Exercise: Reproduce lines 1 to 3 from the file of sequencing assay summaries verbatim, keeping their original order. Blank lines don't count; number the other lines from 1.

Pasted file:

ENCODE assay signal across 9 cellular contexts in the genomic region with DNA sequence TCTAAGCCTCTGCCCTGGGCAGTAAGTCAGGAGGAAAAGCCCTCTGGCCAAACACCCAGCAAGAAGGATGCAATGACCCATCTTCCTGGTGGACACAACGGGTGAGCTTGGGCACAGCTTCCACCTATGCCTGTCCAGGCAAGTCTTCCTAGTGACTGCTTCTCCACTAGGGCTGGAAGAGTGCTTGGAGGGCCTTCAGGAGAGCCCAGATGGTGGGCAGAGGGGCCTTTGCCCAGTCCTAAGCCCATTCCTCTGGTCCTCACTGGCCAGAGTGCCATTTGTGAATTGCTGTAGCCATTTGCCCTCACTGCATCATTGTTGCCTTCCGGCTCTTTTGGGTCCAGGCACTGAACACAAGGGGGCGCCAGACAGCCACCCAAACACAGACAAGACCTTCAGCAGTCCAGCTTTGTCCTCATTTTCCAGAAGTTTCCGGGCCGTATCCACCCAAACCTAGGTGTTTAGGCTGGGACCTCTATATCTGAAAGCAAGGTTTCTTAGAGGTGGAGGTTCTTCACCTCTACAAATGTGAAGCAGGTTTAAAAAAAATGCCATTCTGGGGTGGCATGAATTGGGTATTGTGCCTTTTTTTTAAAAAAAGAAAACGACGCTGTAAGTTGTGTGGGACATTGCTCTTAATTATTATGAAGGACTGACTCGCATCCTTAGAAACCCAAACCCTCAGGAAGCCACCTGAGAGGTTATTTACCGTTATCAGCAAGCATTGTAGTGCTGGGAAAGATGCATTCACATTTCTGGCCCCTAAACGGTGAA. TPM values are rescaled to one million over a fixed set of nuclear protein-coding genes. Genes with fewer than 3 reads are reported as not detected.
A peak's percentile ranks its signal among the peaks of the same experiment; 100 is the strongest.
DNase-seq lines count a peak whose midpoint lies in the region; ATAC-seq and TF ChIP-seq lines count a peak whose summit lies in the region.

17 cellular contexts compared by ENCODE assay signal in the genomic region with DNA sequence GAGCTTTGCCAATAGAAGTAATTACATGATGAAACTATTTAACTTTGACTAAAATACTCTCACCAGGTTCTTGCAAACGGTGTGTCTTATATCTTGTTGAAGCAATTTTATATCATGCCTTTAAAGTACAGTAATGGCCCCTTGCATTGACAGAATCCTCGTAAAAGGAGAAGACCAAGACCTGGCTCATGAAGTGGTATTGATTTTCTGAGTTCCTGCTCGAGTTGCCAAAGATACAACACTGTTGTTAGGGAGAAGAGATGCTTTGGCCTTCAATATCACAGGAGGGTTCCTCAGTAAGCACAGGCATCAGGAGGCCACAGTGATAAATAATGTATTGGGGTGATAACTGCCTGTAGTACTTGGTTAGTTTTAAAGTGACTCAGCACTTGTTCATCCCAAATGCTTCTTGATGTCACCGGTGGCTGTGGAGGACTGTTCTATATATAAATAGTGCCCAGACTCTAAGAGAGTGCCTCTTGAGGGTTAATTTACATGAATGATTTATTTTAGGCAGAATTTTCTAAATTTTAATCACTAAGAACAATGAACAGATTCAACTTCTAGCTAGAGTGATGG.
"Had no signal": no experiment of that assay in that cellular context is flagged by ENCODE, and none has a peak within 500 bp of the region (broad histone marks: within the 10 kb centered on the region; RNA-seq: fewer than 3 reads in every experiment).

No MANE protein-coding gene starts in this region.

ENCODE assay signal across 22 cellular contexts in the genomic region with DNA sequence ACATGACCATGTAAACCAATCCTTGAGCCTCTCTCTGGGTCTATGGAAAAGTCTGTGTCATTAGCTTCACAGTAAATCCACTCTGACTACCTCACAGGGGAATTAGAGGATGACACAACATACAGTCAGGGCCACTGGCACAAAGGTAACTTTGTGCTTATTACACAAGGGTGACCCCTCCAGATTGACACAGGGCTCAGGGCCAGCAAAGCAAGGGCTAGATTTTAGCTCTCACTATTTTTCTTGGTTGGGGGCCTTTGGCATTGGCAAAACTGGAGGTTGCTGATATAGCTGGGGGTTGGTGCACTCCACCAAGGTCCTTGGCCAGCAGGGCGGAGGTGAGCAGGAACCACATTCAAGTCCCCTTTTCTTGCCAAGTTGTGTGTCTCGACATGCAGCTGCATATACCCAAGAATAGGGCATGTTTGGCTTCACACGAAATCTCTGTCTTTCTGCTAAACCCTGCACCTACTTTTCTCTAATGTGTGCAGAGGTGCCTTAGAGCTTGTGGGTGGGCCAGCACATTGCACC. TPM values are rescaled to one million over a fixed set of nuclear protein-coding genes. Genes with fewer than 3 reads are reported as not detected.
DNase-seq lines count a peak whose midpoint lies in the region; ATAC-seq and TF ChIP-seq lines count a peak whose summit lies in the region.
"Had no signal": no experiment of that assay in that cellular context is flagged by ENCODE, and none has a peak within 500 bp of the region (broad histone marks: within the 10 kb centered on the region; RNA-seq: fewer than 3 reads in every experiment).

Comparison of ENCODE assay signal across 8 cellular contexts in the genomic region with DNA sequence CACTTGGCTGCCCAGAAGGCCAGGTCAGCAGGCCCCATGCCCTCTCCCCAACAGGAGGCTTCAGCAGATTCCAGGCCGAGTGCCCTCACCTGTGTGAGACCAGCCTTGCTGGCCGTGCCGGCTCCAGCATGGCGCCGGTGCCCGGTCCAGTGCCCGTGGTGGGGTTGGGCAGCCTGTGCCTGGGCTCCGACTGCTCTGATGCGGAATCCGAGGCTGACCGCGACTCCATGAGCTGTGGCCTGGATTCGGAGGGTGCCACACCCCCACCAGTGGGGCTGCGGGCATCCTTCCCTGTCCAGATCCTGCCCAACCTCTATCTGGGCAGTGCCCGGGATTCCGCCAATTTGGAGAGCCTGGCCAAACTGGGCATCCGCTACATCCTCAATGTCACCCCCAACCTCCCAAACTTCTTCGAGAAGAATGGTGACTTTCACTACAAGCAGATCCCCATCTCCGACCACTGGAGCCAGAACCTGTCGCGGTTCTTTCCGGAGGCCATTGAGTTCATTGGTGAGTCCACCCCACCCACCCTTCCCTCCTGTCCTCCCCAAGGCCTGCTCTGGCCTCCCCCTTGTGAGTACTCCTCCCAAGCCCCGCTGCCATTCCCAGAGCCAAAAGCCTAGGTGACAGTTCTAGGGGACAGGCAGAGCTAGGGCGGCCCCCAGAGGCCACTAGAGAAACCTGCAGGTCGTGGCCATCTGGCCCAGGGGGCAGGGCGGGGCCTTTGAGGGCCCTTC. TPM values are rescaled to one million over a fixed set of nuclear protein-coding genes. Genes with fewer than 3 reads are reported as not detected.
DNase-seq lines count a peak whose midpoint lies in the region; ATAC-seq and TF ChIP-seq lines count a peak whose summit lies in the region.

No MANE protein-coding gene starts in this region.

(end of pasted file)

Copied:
ENCODE assay signal across 9 cellular contexts in the genomic region with DNA sequence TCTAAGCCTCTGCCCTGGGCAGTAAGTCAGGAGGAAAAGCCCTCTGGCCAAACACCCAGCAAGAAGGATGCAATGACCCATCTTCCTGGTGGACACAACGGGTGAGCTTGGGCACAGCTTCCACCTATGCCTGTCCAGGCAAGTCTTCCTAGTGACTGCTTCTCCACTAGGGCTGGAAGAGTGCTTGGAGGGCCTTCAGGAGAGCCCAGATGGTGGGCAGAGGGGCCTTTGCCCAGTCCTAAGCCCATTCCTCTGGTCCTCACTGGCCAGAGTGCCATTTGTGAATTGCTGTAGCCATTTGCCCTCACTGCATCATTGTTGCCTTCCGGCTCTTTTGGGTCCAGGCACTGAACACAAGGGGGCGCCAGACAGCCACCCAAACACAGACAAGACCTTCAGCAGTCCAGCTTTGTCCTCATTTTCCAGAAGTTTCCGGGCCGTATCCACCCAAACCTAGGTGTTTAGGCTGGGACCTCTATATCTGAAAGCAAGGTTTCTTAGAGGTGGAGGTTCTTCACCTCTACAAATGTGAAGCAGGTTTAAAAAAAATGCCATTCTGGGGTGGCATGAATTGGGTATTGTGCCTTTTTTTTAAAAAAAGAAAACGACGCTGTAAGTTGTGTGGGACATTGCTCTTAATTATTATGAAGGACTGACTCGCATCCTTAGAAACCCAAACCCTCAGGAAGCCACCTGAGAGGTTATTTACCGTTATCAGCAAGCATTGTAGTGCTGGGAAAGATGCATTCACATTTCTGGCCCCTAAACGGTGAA. TPM values are rescaled to one million over a fixed set of nuclear protein-coding genes. Genes with fewer than 3 reads are reported as not detected.
A peak's percentile ranks its signal among the peaks of the same experiment; 100 is the strongest.
DNase-seq lines count a peak whose midpoint lies in the region; ATAC-seq and TF ChIP-seq lines count a peak whose summit lies in the region.